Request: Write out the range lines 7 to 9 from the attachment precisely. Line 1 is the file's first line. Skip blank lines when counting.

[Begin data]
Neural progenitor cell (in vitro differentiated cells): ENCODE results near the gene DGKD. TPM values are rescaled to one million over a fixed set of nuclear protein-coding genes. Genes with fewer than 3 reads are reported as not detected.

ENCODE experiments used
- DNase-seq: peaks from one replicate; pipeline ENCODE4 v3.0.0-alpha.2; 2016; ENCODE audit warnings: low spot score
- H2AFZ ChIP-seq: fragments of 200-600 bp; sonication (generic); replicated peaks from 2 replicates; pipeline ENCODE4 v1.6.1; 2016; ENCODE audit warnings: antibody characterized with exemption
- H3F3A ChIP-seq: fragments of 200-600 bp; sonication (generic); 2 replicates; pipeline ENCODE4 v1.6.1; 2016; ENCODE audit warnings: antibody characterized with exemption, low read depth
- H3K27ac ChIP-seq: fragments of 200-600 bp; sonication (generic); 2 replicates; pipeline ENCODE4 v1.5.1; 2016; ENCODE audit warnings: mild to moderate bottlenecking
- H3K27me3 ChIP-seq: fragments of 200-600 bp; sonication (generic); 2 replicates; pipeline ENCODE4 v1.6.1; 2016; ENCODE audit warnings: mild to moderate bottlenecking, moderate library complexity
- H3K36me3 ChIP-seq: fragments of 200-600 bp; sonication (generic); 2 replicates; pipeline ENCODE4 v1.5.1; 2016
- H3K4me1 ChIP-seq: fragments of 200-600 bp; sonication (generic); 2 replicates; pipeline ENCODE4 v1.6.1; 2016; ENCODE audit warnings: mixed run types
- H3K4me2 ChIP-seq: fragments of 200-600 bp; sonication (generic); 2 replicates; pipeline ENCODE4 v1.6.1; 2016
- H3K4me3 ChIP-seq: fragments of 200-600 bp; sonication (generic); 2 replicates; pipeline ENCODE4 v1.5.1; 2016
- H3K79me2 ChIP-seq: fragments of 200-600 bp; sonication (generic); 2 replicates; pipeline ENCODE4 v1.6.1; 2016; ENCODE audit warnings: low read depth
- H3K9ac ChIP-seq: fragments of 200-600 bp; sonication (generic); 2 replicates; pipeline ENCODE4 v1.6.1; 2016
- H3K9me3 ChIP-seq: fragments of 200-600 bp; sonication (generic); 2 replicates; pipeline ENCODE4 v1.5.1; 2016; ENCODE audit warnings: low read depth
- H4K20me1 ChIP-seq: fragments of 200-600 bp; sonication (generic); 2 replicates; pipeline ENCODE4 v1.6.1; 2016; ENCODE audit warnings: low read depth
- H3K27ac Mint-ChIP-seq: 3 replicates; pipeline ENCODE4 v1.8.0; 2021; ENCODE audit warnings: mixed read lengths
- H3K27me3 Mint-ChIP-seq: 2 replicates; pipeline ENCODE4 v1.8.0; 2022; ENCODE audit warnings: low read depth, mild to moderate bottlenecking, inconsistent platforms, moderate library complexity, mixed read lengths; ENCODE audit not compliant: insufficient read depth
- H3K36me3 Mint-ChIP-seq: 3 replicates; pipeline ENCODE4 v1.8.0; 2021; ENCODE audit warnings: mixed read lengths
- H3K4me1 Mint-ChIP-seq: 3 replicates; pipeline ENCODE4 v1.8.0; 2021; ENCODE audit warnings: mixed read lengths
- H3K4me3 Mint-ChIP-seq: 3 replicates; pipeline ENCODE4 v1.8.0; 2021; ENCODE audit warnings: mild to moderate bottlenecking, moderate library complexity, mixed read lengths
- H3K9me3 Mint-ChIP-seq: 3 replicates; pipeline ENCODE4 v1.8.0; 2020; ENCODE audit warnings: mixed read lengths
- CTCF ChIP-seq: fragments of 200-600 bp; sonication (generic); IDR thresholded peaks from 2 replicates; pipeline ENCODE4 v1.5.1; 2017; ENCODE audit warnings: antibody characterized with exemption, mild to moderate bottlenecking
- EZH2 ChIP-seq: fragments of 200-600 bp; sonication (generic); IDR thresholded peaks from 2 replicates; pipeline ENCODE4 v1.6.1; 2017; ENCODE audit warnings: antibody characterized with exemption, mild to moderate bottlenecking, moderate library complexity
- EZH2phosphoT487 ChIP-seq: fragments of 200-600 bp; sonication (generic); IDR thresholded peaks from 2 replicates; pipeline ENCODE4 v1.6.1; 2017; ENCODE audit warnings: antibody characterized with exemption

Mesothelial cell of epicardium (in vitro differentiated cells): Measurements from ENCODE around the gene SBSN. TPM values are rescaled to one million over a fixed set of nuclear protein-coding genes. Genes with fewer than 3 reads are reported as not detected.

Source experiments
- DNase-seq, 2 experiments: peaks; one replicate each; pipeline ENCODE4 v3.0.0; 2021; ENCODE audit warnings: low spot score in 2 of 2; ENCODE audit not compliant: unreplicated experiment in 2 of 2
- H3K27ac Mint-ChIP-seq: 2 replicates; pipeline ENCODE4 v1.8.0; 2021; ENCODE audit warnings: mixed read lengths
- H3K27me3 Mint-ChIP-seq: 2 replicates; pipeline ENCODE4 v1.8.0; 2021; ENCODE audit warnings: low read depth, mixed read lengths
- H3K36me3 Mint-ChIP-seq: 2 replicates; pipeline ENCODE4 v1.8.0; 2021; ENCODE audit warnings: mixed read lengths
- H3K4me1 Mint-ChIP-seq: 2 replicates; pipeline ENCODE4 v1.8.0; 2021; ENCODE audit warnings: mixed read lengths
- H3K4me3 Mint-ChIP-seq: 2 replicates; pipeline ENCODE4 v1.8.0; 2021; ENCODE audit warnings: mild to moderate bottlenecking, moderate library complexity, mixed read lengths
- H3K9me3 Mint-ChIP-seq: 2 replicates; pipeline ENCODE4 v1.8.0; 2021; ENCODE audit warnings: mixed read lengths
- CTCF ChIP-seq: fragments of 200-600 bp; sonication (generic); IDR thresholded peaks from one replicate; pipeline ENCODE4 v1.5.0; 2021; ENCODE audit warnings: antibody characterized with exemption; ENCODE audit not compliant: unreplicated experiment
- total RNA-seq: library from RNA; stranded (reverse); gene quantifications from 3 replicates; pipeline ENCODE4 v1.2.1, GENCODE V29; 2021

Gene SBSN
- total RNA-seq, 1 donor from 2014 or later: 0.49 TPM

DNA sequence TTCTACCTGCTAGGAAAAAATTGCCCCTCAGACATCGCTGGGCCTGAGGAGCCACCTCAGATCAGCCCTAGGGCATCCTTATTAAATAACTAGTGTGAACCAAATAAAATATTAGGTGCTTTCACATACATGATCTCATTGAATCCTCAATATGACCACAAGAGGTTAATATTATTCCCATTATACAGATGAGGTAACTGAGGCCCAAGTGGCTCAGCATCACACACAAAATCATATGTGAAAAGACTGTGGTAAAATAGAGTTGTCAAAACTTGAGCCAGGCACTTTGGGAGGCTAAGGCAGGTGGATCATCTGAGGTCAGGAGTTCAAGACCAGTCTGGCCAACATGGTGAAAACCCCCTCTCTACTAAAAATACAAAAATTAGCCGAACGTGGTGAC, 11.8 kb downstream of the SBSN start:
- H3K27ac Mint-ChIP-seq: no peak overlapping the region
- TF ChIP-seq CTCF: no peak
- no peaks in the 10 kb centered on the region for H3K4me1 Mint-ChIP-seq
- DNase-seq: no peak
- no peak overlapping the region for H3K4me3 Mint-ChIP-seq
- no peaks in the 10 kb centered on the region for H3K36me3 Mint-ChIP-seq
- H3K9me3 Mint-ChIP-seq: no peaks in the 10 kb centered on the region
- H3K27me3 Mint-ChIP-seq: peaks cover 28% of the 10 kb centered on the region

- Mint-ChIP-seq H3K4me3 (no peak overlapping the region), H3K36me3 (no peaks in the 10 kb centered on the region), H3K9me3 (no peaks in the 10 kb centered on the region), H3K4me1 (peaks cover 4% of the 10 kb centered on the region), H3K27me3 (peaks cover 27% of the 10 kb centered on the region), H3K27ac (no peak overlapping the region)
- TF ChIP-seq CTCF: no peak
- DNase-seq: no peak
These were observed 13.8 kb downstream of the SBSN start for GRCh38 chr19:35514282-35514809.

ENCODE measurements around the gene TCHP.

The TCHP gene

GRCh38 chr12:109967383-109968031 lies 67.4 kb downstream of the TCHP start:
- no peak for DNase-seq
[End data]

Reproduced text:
- H3K27me3 ChIP-seq: fragments of 200-600 bp; sonication (generic); 2 replicates; pipeline ENCODE4 v1.6.1; 2016; ENCODE audit warnings: mild to moderate bottlenecking, moderate library complexity
- H3K36me3 ChIP-seq: fragments of 200-600 bp; sonication (generic); 2 replicates; pipeline ENCODE4 v1.5.1; 2016
- H3K4me1 ChIP-seq: fragments of 200-600 bp; sonication (generic); 2 replicates; pipeline ENCODE4 v1.6.1; 2016; ENCODE audit warnings: mixed run types